Updated: Jul 17, 2020
This is the third part in a five-part series, written as a series of journal entries. You can find the first part here, and the second part here. The last two entries will be published over the course of the next two weekends. Enjoy!
Monday, 25 September 2023
I took my new friends into town this morning to pick up some things. They don’t have active bank accounts anymore (at least, not on this planet, I suppose), but Gren insisted that if he could only get his hands on a guitar, he’d be able to pay me back within a few days for everything. I remain doubtful, of course, but I always did enjoy music, and learning that he was a musician as well as a traveller of worlds only made me eye him with new respect. So our first stop was a music shop, where Gren picked out a used acoustic that was on sale. The weather was a bit too dreary for him to set up on a street corner and strum for pennies, which I assumed was his plan, but I’m sure the sun will show his face again eventually and dry up the drizzle, however temporarily. In the meantime, I’m looking forward to some live entertainment back at the manor.
Sam and Sarah somehow snuck away from the group while Gren was still inspecting guitar strings, but it’s not a very large town, and their brightly coloured hair doubles as a beacon, so we’d no trouble finding them a few blocks down along the main drag. In their brief time away, they’d managed to obtain some produce to restock the kitchen as well as a fresh set of clothes. I never even knew any shops around here sold black leather leggings, yet they were both sporting a pair (along with some rather intimidating boots and dark, lacy sweaters that looked like they were made more from cobwebs than wool) once we found them again. I’d like to think Sarah and Sam paid for their acquisitions, but I didn’t care to investigate the matter in any great detail. I somehow don’t think I’d like the answer if I did. Sarah tossed a shopping bag to Mari with a wink and a nod, while Sam handed over another tote to Gren. “Now we’re even,” Sarah announced, which struck me as an odd thing to say at the time, but Mari just dipped her head and accepted the gift without looking at the contents. Gren followed suit, but Ruv’s constant smirk wavered for just a fraction of a second, so quick I almost didn’t catch it.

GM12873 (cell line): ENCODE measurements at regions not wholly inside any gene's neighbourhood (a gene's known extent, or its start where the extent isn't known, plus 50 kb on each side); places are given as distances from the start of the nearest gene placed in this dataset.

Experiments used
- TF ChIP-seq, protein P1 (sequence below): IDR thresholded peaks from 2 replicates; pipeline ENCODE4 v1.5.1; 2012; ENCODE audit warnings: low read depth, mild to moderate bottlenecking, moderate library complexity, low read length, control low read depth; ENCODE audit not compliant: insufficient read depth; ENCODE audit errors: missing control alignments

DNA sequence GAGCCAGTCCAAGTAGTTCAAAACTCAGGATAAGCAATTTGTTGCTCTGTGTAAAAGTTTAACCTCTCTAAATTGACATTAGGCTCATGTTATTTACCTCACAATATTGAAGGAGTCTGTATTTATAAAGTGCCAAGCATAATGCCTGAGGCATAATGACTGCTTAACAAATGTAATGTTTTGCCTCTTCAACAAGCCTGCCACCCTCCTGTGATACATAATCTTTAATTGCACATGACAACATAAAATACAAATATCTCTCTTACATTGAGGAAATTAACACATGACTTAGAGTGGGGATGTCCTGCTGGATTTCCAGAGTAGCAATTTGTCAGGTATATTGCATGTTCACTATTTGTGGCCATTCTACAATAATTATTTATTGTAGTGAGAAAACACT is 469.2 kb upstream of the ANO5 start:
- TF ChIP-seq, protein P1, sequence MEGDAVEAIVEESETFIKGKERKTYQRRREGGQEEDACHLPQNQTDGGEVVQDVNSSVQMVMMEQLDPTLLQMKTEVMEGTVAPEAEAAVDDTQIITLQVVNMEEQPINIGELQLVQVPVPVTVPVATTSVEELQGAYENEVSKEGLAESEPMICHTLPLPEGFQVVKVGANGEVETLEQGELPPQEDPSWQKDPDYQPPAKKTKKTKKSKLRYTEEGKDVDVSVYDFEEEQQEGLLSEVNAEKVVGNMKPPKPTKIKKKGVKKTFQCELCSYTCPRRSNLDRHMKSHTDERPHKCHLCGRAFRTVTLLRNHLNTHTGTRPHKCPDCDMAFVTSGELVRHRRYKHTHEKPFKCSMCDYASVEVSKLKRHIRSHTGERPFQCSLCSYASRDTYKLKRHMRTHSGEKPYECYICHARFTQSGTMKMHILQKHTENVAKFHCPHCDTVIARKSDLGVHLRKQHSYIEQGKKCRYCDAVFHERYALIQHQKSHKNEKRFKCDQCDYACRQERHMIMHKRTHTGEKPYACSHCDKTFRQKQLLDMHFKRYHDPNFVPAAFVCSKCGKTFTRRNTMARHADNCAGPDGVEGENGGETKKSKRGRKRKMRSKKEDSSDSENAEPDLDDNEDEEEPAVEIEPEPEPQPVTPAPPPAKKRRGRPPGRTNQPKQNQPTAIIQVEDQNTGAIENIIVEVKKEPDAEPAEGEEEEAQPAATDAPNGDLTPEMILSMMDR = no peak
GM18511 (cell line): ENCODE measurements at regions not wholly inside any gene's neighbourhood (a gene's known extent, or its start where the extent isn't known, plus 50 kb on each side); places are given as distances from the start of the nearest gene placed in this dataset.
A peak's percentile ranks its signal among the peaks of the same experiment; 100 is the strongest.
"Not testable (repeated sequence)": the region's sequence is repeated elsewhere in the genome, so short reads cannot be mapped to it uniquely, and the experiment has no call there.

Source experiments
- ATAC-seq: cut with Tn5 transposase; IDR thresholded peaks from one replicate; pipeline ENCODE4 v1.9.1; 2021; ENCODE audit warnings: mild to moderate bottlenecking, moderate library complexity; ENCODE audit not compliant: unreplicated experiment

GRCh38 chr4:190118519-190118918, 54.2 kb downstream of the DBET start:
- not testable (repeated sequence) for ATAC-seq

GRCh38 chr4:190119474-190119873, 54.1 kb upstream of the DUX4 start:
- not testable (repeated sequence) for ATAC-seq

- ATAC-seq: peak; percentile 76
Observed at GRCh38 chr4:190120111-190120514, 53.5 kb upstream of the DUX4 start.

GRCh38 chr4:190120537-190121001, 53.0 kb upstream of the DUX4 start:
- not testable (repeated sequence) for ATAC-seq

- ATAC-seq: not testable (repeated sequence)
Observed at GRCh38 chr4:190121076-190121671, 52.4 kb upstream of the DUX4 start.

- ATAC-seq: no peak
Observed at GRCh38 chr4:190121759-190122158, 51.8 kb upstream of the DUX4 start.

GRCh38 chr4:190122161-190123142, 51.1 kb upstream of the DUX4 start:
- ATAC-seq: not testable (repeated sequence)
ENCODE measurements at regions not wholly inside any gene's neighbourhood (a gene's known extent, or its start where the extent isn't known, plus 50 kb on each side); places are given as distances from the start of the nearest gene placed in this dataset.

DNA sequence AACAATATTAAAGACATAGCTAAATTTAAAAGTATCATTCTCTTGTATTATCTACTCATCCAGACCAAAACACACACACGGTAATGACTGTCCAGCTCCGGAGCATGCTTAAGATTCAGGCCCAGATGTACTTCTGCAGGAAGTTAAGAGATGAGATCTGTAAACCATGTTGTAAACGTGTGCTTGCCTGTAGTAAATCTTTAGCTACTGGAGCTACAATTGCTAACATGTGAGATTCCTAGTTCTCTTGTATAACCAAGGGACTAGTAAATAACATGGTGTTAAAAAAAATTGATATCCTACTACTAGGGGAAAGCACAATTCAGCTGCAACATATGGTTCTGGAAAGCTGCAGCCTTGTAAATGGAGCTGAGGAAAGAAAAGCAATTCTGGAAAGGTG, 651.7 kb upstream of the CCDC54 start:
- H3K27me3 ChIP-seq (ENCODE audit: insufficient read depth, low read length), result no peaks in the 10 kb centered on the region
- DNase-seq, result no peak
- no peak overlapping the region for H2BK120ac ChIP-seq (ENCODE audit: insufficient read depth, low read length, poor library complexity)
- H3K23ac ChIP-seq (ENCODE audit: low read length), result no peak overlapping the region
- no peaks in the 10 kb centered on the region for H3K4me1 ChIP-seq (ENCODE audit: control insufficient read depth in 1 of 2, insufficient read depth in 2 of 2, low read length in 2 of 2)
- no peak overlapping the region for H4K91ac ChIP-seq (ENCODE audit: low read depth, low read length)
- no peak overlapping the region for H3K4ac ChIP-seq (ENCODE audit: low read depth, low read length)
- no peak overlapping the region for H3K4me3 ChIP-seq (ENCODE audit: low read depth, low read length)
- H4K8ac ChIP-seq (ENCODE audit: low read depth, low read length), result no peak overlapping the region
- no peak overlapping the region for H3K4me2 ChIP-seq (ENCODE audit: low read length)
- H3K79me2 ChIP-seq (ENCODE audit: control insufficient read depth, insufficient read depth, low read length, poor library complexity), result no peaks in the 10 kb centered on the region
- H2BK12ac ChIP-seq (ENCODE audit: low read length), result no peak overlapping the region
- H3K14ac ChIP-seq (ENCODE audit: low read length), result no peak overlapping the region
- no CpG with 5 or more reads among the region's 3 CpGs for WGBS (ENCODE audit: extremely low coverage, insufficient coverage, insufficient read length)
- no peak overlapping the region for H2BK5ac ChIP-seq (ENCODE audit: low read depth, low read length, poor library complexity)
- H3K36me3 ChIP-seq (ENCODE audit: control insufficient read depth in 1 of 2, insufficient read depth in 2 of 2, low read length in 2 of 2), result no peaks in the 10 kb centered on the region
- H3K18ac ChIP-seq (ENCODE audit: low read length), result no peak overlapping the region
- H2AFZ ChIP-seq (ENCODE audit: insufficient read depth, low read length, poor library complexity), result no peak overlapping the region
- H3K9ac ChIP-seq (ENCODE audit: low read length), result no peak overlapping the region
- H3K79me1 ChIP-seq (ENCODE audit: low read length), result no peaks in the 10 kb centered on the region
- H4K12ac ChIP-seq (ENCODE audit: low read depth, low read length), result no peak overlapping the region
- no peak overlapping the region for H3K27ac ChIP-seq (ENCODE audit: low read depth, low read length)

On our way out of town, Mari spotted a “help wanted” sign in the window of the local pub (remember that time you had to rescue Cattie and me, after we had a few pints too many in celebration of finishing university? Same pub, same owners, though they’ve since changed the name) and snatched up a few applications. I told her she didn’t have to get a job—after all, you left me more than enough to fund whatever they need to get back on their feet, not that I’ve revealed to them exactly how much that is yet—but, like Gren did earlier, Mari insisted she’d pay me back for everything. I don’t feel like I deserve repayment; I’m not really doing much besides give them a place to crash and keeping them fed for the time being, and my motivation has as much to do with my own curiosity as any sense of altruism. The stories of their adventures, if even half true, paint a picture of a world I would very much like to visit. Can you imagine the kind of samples I could bring back from Aorean stones, what new minerals I might discover there? The longer I spend with these folks, the more I wonder what else is out there, what other universes await through the circles, what new adventures lie in store for Mari and her merry band of shapeshifting sanguines.